Skylar Fein did an art installation about the fire several years ago and he got a lot of pushback. A lot of people sort of resented it, though most people did finally embrace it because it was so well done and respectful. I think if he did that same work today he'd get a different response. Sometimes it takes someone to take the initial step and sort of break the taboo. Because of his work, my musical got less pushback than it could have.

Did you find that you got any pushback for doing this documentary?

I never received any pushback but I am very pleasured with the way I put my documentary a lot of credibility and a lot of relationships with leaders around the country so i think that it helps because it's just not a guy with a camera we have a proven track record of telling stories responsibly and with compassion.

What did you learn about New Orleans while filming this documentary?

I learned that New Orleans is a very close community. It's like a family there. There is this perception that New Orleans has always been a very liberal city, and that of course gays have always been accepted. So I think that it's been a little shocking for people to learn about, for example, the mayor's reaction to the fire. I think it's surprising to some people because, today, we have that over-the-top representation of Southern Decadence. But it hasn't always been that way and there were very limited venues and places people could go to be themselves. So i think what i learned from New Orleans is, it opened my eyes a little bit. you know, there is an evolution even in what it appear to be most liberal places today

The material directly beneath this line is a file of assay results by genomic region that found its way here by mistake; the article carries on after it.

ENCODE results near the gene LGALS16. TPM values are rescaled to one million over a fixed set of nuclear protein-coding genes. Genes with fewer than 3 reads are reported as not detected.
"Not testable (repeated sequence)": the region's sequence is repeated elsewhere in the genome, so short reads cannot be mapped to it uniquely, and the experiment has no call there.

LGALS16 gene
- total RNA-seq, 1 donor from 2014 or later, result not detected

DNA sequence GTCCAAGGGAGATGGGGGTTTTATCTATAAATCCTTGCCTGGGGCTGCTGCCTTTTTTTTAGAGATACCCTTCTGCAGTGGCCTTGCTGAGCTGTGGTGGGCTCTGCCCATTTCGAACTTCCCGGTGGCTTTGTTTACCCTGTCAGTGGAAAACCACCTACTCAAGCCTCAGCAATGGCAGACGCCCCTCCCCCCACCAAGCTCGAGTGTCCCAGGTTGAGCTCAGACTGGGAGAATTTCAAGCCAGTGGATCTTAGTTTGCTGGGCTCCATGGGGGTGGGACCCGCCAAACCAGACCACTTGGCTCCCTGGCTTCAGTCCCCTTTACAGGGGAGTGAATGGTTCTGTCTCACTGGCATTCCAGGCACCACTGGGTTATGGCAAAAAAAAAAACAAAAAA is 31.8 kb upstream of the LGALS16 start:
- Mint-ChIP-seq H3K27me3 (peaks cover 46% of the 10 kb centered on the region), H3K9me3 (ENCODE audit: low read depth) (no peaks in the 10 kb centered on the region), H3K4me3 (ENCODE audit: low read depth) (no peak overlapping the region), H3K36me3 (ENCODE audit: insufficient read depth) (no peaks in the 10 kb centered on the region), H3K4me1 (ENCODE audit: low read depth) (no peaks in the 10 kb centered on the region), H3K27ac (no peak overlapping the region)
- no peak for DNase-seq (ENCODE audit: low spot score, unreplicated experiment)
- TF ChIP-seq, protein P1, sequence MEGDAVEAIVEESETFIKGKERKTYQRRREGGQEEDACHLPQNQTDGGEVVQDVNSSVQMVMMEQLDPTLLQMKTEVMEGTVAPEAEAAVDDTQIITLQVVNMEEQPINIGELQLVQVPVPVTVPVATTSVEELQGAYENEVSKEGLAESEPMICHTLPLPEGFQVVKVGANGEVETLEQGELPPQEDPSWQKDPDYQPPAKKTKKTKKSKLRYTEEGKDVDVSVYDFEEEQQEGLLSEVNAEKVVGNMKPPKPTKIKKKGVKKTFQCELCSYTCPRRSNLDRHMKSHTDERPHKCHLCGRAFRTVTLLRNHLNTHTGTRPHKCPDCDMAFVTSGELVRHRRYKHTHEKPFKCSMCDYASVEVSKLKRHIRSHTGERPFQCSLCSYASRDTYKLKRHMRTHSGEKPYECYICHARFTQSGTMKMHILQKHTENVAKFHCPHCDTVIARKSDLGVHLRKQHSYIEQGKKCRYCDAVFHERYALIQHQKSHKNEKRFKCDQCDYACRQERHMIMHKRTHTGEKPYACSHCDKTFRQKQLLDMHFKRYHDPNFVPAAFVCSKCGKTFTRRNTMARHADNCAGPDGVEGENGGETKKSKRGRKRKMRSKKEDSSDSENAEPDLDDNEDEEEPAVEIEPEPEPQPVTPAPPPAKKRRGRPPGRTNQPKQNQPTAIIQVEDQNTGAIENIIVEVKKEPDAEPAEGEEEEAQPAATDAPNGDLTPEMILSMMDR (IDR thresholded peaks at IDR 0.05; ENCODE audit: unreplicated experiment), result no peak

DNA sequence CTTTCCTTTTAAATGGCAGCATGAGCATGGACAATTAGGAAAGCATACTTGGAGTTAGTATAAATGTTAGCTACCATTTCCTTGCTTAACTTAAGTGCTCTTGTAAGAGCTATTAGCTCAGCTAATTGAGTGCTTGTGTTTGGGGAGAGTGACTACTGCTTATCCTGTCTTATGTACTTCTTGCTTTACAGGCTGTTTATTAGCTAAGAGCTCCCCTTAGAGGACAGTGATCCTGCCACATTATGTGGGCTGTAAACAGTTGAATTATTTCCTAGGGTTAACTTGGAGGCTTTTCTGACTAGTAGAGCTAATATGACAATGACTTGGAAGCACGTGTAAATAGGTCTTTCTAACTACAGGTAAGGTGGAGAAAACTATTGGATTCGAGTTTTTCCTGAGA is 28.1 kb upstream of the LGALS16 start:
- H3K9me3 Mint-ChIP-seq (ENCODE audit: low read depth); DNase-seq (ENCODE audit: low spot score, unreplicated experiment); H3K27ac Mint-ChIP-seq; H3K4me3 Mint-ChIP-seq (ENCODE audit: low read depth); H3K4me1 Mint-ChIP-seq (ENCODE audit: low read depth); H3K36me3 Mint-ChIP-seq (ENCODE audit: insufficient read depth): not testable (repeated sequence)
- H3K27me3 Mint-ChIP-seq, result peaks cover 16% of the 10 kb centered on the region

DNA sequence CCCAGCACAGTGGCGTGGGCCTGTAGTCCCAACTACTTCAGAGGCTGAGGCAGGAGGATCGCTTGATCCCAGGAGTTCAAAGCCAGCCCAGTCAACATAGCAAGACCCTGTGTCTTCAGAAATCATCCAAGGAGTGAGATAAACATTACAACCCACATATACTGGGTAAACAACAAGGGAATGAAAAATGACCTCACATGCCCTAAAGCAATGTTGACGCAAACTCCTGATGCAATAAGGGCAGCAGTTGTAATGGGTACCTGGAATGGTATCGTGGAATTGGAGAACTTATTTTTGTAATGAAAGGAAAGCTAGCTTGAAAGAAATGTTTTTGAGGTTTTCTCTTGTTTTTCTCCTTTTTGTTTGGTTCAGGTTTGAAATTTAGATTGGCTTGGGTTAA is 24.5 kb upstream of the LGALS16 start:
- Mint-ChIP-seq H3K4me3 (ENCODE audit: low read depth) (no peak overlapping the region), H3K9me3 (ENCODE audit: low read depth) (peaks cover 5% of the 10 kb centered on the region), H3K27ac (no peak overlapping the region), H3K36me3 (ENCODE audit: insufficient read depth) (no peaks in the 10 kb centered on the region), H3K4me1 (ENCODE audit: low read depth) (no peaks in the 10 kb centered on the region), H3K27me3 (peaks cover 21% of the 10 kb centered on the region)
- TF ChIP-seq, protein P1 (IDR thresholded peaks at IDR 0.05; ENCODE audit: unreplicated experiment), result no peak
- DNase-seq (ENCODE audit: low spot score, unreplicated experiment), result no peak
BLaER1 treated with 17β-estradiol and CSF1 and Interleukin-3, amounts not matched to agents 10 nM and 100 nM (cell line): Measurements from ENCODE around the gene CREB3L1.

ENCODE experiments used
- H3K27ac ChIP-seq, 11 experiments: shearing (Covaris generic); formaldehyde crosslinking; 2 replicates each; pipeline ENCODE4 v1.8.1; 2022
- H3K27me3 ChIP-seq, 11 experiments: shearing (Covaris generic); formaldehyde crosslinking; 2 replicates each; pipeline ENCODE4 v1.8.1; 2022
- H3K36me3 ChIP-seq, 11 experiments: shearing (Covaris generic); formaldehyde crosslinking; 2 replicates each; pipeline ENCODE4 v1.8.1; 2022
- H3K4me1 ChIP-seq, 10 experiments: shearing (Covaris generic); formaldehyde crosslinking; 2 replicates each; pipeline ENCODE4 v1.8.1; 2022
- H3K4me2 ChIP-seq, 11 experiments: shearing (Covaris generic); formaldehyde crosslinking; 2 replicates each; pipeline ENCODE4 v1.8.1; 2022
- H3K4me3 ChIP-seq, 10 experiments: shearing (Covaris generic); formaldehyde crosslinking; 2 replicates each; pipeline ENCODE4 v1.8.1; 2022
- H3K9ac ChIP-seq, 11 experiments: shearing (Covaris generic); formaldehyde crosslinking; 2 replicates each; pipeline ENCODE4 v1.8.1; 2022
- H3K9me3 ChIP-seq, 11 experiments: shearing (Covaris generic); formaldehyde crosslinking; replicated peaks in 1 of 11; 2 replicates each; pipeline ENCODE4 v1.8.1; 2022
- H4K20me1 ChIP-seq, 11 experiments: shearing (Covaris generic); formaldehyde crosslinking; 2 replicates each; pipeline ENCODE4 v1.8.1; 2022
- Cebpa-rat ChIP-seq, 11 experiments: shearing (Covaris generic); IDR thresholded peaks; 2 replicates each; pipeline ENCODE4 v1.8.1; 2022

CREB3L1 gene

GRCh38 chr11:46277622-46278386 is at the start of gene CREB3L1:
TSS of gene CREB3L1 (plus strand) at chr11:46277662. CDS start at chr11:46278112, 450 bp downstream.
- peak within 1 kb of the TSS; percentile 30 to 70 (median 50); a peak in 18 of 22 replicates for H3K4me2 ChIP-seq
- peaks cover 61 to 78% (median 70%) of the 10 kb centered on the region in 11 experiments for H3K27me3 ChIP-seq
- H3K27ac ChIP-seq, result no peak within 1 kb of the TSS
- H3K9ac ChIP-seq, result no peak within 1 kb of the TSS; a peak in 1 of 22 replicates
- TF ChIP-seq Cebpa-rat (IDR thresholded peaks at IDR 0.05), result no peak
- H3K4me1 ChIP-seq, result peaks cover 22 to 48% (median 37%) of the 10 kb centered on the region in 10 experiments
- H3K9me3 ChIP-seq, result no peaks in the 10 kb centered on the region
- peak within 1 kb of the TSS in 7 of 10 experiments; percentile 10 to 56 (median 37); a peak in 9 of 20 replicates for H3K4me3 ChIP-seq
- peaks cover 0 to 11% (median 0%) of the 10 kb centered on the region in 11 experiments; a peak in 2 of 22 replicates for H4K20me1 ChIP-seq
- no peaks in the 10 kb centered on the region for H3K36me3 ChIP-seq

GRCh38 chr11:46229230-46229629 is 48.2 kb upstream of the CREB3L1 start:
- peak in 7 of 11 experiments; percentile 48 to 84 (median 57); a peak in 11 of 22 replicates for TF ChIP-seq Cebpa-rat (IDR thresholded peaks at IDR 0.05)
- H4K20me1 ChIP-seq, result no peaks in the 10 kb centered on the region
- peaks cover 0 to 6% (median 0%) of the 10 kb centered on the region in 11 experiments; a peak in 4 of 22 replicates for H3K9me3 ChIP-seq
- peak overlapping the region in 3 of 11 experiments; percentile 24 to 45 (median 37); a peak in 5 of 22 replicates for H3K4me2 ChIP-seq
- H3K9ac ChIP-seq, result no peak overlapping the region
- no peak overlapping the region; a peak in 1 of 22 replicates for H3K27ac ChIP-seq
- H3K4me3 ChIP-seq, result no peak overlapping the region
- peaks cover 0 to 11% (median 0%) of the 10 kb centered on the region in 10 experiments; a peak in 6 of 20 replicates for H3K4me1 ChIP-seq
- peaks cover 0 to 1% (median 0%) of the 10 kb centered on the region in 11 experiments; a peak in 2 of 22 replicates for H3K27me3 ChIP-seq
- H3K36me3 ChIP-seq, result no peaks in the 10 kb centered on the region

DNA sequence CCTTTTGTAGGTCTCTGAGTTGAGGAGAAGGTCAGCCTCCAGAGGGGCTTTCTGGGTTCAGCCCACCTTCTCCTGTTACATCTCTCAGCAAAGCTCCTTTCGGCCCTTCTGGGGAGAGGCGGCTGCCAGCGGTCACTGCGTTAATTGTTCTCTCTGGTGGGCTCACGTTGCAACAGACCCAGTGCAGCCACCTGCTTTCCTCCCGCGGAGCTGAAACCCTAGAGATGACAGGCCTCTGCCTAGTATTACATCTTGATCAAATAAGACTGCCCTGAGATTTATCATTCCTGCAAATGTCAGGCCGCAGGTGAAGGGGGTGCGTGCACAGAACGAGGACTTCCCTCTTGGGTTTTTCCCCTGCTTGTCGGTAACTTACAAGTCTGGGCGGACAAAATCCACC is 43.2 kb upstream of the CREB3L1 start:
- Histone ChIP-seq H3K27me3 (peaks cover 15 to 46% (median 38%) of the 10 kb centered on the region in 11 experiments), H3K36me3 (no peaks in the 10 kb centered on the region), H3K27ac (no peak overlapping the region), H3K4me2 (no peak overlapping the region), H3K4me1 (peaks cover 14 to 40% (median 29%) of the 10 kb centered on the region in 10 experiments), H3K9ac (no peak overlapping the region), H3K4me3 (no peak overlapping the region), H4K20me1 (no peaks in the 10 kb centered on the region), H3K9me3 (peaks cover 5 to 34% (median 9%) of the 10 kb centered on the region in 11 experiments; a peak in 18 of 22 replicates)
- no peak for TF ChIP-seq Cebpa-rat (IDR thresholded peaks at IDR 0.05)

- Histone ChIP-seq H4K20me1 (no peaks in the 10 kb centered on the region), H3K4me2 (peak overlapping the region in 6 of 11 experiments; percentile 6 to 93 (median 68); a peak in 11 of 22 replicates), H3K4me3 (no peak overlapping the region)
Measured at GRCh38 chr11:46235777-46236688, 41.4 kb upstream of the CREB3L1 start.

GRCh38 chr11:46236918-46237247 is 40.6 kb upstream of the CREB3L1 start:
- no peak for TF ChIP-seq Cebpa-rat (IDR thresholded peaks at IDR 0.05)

In your documentary do you plan to talk about speculation as to who set the fire?

Yes we will be approaching it. As you know, we can't say with any certainty what happened, but we will represent the evidence at it stands and the theories as they stand and that's the best any of us can do. I am going to present theories as they were discovered in the course of the investigations.

What do you need now in order to make sure this documentary gets seen and gets completed?

It always been my vision to create a version of the film and tell the story the right away with the production values that I think it deserves. We have launched the Indiegogo Campaign to help raise post-production funds. We need money to professionally soundmix, color grade, license photographs and news footage, and more. We have reached our previous Indiegogo goal, but we're still a bit away from our actual budget. The campaign is open through June 30th.

So people can go there to donate until then.

Yes they can. there's still different approaches available in different levels.

Is there anything else you'd like to tell us about your film, and why this is so important?

I do think it's important for us to know our history it's not really a sexy topic, but, as we progress in our fight for equality, people are quickly forgetting the struggles that our community went through, not that long ago, and I think we owe it to ourselves to keep the stories alive.

And you know we live in a time when gay rights is winning and that's wonderful but you know we shouldn't kid ourselves. We have always been a minority and there is no reason to believe that every gain we make will always be there, so we should remember the times when when we really had to struggle because we definitely don't want to go back to them

Right, and that's why it's important to tell the stories that keep our history alive put a face to the stories, because i think we as a community became very complacent, reading headlines on social network or just paper. So, for me, putting humanity into the story and bringing the history alive has more impact

An excerpt from "Upstairs" is playing this weekend at the West Village Musical Theatre Festival.

"Upstairs Inferno" is currently in post-production, and seeking funding through this Indiegogo campaign.

To learn more about the movement to include the Up Stairs Lounge Fire in the National Register of Historic Places, send an email to inquiries @